The protagonist is a villain or otherwise unlikable character who redeems him/herself over the course of the story.

Examples: Sleeping Beauty, The Frog Prince, Beauty and the Beast, The Snow Queen, A Christmas Carol, The Secret Garden, Peer Gynt.[2], Life Is a Dream, Despicable Me

Prior work[edit]

Arthur Quiller-Couch possibly originally formulated seven basic plots as a series of conflicts: Human vs. Human, Human vs. Nature, Human against God, Human vs. Society, Human in the Middle, Woman & Man, Human vs. Himself.[4][citation needed]

William Foster-Harris' The Basic Patterns of Plot sets out a theory of three basic patterns of plot.[5]

Ronald B. Tobias set out a twenty-plot theory in his 20 Master Plots.[5]

Georges Polti's The Thirty-Six Dramatic Situations.[5]

Reception[edit]

The book was dismissed by a number of journalistic reviewers, such as Adam Mars-Jones, who objected to Booker employing his generalizations about conventional plot structures prescriptively: "He sets up criteria for art, and ends up condemning Rigoletto, The Cherry Orchard, Wagner, Proust, Joyce, Kafka and Lawrence – the list goes on – while praising Crocodile Dundee, E.T. and Terminator 2".[6] Similarly, Michiko Kakutani in The New York Times writes, "Mr. Booker evaluates works of art on the basis of how closely they adhere to the archetypes he has so laboriously described; the ones that deviate from those classic patterns are dismissed as flawed or perverse – symptoms of what has gone wrong with modern art and the modern world."[7]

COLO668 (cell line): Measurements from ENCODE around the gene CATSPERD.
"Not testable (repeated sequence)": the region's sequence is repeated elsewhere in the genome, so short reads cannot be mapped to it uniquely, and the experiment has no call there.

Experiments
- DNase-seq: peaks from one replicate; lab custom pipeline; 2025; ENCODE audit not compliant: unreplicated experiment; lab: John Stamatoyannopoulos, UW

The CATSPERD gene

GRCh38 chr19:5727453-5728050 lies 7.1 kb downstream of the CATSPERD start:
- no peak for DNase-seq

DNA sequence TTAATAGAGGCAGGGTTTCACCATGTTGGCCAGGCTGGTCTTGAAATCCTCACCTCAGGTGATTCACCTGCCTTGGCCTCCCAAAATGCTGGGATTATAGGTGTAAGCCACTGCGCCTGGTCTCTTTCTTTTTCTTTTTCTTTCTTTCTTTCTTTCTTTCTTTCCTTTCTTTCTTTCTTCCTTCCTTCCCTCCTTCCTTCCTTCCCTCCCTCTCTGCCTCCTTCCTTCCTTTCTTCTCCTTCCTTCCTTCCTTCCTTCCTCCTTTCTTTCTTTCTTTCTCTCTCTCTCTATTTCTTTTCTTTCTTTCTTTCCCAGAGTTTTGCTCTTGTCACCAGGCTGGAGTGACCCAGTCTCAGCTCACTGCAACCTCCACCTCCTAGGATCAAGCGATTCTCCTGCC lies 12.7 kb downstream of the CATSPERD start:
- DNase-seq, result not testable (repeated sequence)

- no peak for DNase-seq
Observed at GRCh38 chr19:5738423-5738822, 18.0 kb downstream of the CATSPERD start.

However, a number of novelists, playwrights, and academics, including Fay Weldon, who wrote the following (which is quoted on the front cover of the book): "This is the most extraordinary, exhilarating book. It always seemed to me that 'the story' was God's way of giving meaning to crude creation. Booker now interprets the mind of God, and analyses not just the novel – which will never to me be quite the same again – but puts the narrative of contemporary human affairs into a new perspective. If it took its author a lifetime to write, one can only feel gratitude that he did it",[8] Beryl Bainbridge, Richard Adams, Ronald Harwood, and John Bayley, spoke positively of the work, while philosopher Roger Scruton described it as a "brilliant summary of story-telling".[9]

See also[edit]

References[edit]

  1. ^ "The Seven Basic Plots of Storytelling". http://www.greenbelt.org.uk/media/talks/14109-christopher-booker/ (Podcast). 2006. Event occurs at 01m00s. Retrieved 2013-09-11. 
  2. ^ a b c d e f g Bateman, Chris (2005-10-11). "The Seven Basic Plots" (blog). Retrieved 2013-09-10. 
  3. ^ http://dictionary.reference.com/browse/comedy
  4. ^ A forum post pre-dating addition to Wikipedia
  5. ^ a b c "The "Basic" Plots in Literature". Retrieved 2013-09-11. 
  6. ^ Adam Mars-Jones "Terminator 2 Good, The Odyssey Bad", The Observer, November 21, 2004, retrieved September 1, 2011.
  7. ^ Kakutani, Michiko (2005-04-15). "The Plot Thins, or Are No Stories New?". The New York Times. Retrieved 2013-09-11. 
  8. ^ "The Seven Basic Plots". Bloomsbury. Retrieved 2013-03-19. 
  9. ^ Scruton, Roger (February 2005). "Wagner: moralist or monster?". The New Criterion. Retrieved 19 March 2013. 

External links[edit]